One of the reasons I like writing in this blog is we get to tell some stories about our past military or civilian service life. What makes it even more enjoyable is that many of you can relate to them because you have had similar experiences in your active duty or civilian service careers. It’s also nice to lighten things up a little because of the everyday stress and strain that goes along with the highly responsible duties most of you perform each and every day. Today I thought I would tell kind of a funny, yet oh so true story when early on in my Air Force career they were trying to instill the importance of teamwork into me and the rest of my unit.
A little background on myself to set the tone of the story. I was a good athlete, not great, but pretty good at any sport I tried as I was growing up. My first duty station as an airman basic was in hot, subtropical Okinawa, Japan. Despite being far from home, it was a good base to be on because of its size, and because of that, there was a lot of variety offered as far as the sports that you could play. I chose to play softball, baseball and flag football and quickly gained a reputation as someone you wanted on your team. I played a lot of ball to say the least and loved it.
Now granted, the Air Force was not nearly as physically demanding as the other services, especially the Army and the Marines, but that timed mile and a half run was still a little intimidating when you were not working out every day. I was good at chasing wide receivers and running around the bases, but running distances was clearly not my thing.
Well as fate would have it, it came time for my unit to pass our yearly PT test. The weather had been rainy, so I was not doing a lot of running around to say the least. Nonetheless, I knew I could get through the run no problem.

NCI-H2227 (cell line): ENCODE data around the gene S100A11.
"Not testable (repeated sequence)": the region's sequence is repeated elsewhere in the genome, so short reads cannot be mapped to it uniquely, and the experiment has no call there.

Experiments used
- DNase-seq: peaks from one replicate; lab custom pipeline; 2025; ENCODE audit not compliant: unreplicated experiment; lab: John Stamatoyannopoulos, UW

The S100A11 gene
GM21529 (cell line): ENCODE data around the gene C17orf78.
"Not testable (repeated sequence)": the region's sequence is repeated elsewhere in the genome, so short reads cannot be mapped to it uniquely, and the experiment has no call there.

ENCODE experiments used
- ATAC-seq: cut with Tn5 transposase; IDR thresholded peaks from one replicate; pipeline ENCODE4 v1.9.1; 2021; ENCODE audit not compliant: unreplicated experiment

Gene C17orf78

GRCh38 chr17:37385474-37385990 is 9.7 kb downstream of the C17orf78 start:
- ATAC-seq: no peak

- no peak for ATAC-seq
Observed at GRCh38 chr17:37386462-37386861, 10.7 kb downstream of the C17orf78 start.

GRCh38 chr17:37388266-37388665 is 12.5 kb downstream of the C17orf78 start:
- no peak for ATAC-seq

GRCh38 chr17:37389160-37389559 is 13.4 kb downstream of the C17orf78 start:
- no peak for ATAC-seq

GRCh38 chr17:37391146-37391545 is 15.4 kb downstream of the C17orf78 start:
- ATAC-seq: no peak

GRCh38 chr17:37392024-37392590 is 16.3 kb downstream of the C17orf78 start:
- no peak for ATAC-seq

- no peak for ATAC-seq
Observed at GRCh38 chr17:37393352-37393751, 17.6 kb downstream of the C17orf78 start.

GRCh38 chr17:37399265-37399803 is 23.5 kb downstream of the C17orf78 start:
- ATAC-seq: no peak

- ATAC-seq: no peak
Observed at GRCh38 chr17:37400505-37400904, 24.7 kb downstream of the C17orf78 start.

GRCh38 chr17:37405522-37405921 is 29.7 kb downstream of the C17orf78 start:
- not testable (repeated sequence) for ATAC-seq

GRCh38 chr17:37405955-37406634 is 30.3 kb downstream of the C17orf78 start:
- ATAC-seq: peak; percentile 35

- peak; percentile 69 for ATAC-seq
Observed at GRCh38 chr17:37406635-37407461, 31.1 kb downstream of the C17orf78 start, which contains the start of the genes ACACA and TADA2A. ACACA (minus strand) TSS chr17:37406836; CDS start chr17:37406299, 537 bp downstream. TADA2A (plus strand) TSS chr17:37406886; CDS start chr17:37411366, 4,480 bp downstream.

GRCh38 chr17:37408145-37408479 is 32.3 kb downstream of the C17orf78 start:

Next it was almost time to start. We were all gathered around in anticipation. As good of an athlete as I was, I figured my goal should be to finish second; that was because we had this skinny guy whose favorite snack was raw bread dough with icing, so I pretty much figured since his blood was about 80% sugar he would be hard to beat.
As planned, a little over ten minutes later I finished second. That is when things got interesting. Our First Sergeant told us that if we did not all pass, none of passed. With a little over two minutes left someone was missing and I knew who it was and that we were all going to run again if something wasn’t done in a hurry. Sugar blood was having stomach problems (is it any wonder?) so I was tasked to go get the missing man with just under two minutes left before we were all disqualified and had to run again.
I ran back onto the course harder than I had run the first time. Way off in the distance, I saw my fellow unit member walking, and when I got to him he was not looking so good. I convinced him to try again after he at first refused. I pulled, begged, tugged, carried and pushed him as best as an exhausted me could. Miraculously, we somehow stumbled and fell across the finish line with three seconds to spare.
After recovering about three months later (just kidding), I realized that if I had been a team player from the start I could have made things much easier on me and my unit. If I had stayed with that fellow airman and paced him, it would have been an easy run for us both with no worries about finishing. That was the last time I put myself before my unit; after all, that was the way it was supposed to be in the first place, but I had to learn the hard way.
Disclaimer: The content in this article is the opinion of the writer and does not necessarily reflect the policies or opinions of US Patriot Tactical.
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